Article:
A Story A Day: A Fairy, An Italian, and A Maaaaagic Bridge, OOOHHhhhh MMYYyyy

In this episode: less summary, more commentary, and Maaaaaagic with Susanna Clarke’s “Tom Brightwind, or How the Fairy Bridge Was Built At Thoresby”.

I don’t know how many readers of Susanna Clarke there are that might stumble on my blog, but if good taste was commonplace then at least one or two would find it directly.  Clarke takes the best elements of British literature, especially that crunchy leaf-dry humor, fries it up with a little Poe, and then adds her own touch of magical realism in a realm that just isn’t quite real.  The resulting mixture is always undeniable entertaining and engaging literature complete with filler footnotes, laughable caricatures, and just enough philosophy to make you think.

“Tom Brightwind…”  begins with that touch of Poe; Clarke even goes so far as to mention Blackwood’s Review as its first publisher, a magazine Poe satirized in his stories “A Loss of Breath” and, more conspicuously, “How To Write a Blackwood Article”.  This trope of establishing a real-world magazine to build credibility is used in many of Poe’s stories, and I’d be willing to bet Clarke is a fan, or at least well acquainted with the works of, with the crazy New Englander.  However, taking it a step further into the almost-reality she’s created in “Jonathan Strange & Mr. Norrell” (a book I HIGHLY recommend), Clarke cites the second publisher as Silenus’s Review, a magazine originating in “Faerie Minor”.  How perfect.  For those of you familiar with Poe, this is standard.  For those of you not familiar, check out his short stories “The Balloon Hoax” and “A Descent Into the Maelstrom” for a taste, and if you like those move on to his only novel, “The Narrative of Arthur Gordon Pym of Nantucket”.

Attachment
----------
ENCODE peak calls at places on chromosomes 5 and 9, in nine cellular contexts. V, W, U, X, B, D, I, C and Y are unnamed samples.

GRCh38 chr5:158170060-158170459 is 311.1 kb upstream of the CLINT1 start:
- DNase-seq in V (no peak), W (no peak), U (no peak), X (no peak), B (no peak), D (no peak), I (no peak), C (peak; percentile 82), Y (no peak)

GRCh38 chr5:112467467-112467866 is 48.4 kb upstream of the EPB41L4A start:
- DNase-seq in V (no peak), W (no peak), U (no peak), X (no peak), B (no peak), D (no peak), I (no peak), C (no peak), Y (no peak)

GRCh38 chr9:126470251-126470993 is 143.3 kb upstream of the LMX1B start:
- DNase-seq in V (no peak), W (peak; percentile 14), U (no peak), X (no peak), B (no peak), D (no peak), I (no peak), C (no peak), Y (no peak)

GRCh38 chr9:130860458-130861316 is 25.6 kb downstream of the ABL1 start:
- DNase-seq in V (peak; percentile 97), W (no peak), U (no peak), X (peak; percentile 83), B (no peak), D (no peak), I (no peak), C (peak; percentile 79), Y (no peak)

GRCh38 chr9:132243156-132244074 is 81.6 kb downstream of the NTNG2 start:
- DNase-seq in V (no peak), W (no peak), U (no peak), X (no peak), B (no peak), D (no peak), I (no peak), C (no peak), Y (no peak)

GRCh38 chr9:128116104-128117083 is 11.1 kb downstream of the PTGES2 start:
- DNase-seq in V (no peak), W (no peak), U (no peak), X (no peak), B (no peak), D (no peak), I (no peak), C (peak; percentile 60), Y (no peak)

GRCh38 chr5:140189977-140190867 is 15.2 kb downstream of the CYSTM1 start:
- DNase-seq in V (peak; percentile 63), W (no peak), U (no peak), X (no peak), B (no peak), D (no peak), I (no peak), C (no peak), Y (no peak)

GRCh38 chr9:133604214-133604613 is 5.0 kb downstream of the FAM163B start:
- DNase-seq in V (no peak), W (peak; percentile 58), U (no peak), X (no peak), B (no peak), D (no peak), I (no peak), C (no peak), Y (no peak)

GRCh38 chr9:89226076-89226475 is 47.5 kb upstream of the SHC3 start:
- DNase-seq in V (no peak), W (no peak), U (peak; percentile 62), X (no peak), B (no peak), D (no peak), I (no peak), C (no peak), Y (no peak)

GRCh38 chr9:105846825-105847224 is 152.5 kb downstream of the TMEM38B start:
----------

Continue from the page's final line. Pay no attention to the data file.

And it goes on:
This pseudo-real introduction ending in a mention of the Fairy Realm is the perfect segue into what this story is all about: the relationship of faeries to men (one of the claimed main goals of the whole story collection, “The Ladies of Grace Adieu”).  We are presented with two perfect examples of Human and Fairy to examine.  Tom Brightwind is a Fairy noble, complete with a self-obsession and innumerable family members that neither the reader or Tom himself can account for.  David Montefiore is an Italian doctor who lives in England that gets dragged into Tom’s adventures and tries to keep him from causing too much chaos in the human realm.  Now, there’s too much of this world already made for me to try and explain it here, but again, I would highly recommend checking out “Jonathan Strange & Mr. Norrell” to anyone who likes to read good books, and it’ll all be made clear there.  In short, there’s a fairy realm and a human realm, and while they rarely cross, the places that they do are bound to be full of interesting and anomalous happenings that most people never seem to notice.  Strange and interesting, yes?

I’ve decided to not try and spoil too many things, but if I’ve caught your interest, check out some of the stories I’ve mentioned above, or the one this article is about.  “Tom Brightwind, or How the Fairy Bridge Was Built at Thoresby” can be found in Susanna Clarke’s “The Ladies of Grace Adieu”.  It’s got a family of beautiful and rich fairy’s, kidnapping, intrigue, strange men in funny wardrobes, and a surprise twist where somewhere disappears on a bridge!  How can you not be interested?!  Well, if you’re not, then that’s OK.  Just be ready for tomorrow’s story: … well, the jury’s still out, but I can give you a hint.  Is it easier to shoot a barrel full of monkeys than a house full of them?




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